Was the Titanic's Rudder Large Enough?

Titanic Research

There have been several times when the question has been raised about whether the Titanic’s rudder was large enough. It has been suggested that if the rudder had been larger she would have turned more quickly and thus missed the iceberg.
The usual way of determining the proper size of a rudder is to compare the area of the rudder to the longitudinal area of the ship’s hull on the centerline ( LBP x Draft).
On page; 207/208 in Modern Ships, La Dage says the “usual ratio for a cargo ship is about 0.015, while … a usual ratio for a tugboat would be about 0.03 or 0.04.” In Reed’s Naval Architecture on page 149, Stokoe says rudder area for fast ships should be 1/60th of hull area, and for slow ships 1/70th. In Ship Design and Construction the authors say “For merchant ships, the area of the rudder is usually about 2 percent of the product LT for ships 120m long and over”; L is length between perpendiculars and T is draft.
Titanic’s LBP was 850’ and her full load mean draft was 34.5’, so her longitudinal area on the centerline was 29,325ft2; this must be reduced by 455 ft2. This is the area of the cutaway forefoot (13ft high by 70 ft. long). Thus her effective hull area on the centerline is 28,870 ft2. Her rudder area ( using Simpson’s Rule) was 401.63ft2. Dividing through one gets a ratio of 0.014, compared to La Dage’s 0.015. Using Mr. Stokoe’s method, a rudder that was 1/60th of the hull area would be 481.75ft2 and 1/70th would be 412.43ft2 . Using the method in the SNAME book, a rudder that was 2% of the hull area would be 577.4 ft2 ;1.5% would be 433.1ft2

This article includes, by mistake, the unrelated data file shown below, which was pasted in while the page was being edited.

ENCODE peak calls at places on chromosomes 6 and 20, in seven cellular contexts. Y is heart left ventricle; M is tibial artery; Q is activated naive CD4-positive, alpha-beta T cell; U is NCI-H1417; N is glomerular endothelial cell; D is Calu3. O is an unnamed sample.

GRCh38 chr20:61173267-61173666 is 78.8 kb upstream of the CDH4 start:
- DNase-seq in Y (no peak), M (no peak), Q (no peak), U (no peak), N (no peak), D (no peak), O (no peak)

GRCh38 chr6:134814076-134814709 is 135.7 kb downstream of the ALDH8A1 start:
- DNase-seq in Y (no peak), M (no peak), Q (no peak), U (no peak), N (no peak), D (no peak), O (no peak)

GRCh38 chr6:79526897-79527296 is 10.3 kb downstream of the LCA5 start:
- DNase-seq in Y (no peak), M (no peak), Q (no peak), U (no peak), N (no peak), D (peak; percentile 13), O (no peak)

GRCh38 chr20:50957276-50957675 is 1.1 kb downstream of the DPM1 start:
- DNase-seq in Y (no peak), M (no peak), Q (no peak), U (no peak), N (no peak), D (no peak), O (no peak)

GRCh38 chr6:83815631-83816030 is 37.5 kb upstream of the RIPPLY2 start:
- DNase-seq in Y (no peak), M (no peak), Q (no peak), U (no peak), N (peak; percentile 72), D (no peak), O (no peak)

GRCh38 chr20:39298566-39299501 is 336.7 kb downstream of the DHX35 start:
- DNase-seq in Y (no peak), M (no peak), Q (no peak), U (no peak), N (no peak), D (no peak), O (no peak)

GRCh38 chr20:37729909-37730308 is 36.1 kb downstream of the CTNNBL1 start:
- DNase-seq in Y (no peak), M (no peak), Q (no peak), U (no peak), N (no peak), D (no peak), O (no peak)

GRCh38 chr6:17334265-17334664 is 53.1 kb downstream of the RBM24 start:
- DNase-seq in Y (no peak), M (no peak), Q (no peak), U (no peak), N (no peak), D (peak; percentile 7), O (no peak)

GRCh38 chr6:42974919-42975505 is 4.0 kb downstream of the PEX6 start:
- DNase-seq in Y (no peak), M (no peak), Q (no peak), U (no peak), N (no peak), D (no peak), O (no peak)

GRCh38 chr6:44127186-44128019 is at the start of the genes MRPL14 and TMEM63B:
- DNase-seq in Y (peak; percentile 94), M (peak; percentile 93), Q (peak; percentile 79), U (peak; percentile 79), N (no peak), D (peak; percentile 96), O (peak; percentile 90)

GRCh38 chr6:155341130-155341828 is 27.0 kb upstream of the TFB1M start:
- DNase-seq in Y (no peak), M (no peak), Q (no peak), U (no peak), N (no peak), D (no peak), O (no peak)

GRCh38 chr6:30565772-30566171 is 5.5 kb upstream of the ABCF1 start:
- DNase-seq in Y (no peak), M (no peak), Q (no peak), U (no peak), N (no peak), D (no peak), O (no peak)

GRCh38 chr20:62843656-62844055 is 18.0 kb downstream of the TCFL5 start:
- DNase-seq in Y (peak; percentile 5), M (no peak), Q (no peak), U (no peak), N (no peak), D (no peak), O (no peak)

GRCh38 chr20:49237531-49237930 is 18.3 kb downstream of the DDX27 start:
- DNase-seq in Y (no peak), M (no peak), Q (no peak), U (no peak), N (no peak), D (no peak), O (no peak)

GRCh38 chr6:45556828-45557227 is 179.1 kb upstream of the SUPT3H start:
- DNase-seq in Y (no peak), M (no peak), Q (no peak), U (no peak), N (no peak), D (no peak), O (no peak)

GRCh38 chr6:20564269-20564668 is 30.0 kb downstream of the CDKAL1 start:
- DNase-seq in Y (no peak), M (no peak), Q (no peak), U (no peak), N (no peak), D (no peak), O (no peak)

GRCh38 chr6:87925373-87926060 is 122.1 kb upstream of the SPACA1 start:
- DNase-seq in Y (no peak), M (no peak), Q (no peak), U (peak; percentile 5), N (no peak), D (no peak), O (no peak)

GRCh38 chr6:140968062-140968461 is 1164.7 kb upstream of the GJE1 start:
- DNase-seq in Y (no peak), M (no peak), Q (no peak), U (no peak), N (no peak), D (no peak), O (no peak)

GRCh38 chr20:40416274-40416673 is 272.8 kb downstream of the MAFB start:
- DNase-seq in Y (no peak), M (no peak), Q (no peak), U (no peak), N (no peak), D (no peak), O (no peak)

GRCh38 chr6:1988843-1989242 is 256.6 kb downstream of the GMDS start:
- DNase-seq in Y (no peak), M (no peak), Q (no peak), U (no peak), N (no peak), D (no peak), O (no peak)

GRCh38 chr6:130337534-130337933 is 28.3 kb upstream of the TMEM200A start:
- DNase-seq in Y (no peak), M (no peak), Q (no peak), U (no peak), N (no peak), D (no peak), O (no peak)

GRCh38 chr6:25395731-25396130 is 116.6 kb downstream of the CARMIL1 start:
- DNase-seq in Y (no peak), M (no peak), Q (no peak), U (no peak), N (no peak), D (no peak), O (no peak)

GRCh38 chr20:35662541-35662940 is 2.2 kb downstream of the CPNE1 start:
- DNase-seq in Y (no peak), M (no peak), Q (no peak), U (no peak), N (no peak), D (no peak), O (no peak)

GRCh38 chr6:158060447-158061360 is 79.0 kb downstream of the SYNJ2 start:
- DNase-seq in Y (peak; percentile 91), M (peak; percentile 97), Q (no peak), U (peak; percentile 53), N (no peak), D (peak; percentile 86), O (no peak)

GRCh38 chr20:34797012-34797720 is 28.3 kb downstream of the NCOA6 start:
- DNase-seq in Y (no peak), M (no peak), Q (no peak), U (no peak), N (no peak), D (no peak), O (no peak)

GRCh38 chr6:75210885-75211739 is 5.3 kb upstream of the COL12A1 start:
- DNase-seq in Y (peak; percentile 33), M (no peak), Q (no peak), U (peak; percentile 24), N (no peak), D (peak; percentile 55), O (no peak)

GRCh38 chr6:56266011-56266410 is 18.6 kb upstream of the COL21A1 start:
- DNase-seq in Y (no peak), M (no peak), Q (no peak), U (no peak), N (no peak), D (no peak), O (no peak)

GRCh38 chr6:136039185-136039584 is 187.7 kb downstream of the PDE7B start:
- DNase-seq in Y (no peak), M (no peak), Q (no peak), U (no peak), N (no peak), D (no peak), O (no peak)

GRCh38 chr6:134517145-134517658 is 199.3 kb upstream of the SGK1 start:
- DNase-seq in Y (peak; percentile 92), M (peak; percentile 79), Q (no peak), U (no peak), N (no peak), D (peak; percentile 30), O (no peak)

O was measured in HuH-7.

So Titanic’s rudder would be very slightly too small. In each case, the amount the rudder is too small is minor, so it probably didn’t influence the outcome significantly. Particularly when you take into account other activities like stopping or reversing the engines and lag time for the steering engine to put the rudder over.
La Dage, John H. Modern Ships 2nd Ed. Centerville, MD. Cornell Maritime Press, 1979.
Stokoe, E. A. Reed’s Naval Architecture for Marine Engineers 4th Ed. London: Thomas Reed, 1991.
Taggart, Robert Ship Design and Construction. New York: The Society of Naval Architects and Marine Engineers, 1980.

Mark Chirnside 

Just a chain of thought… 
It has often been reported that the rudder of the ‘Olympic’ class was undersized, considering the size of the vessels. 
Maritime Historian John Maxtone-Graham cites that the rudder design was twice in question: when Titanic failed to clear the iceberg, and during 1934 when Olympic rammed the Nantucket lightship. 
However, to me this seems unfair: Titanic’s engines had at least been stopped at the time of the collision, if not been put astern, as some people think, and in any case the central propeller had surely slowed considerably, reducing the slipstream that ‘fed the rudder’s turning power.’ 

Olympic had been running at a reduced speed of ten knots when the Nantucket light vessel was spotted from the liner. Her helm was put hard over for a port turn, then the port engine was reversed to assist the turn, its starboard counterpart soon following. Captain Binks – a ‘splendid seaman’ by all accounts, who would ‘never take a risk’ unnecessarily, nearly sixty and due to retire at the end of December 1934 – estimated that by the time of the collision, Olympic’s speed had been as little as three knots; the engines had clearly been doing hard work, taking seven knots off the ship’s speed. It must be admitted that she had failed to miss the 133-foot light vessel (if my memory serves), so Olympic could not have turned more than one or two points. (One point is 11¼ degrees.) But the engines were working astern at the time, and although reversing the port engine first would have some turning effect, the slipstream that fed the rudder had certainly been severely reduced…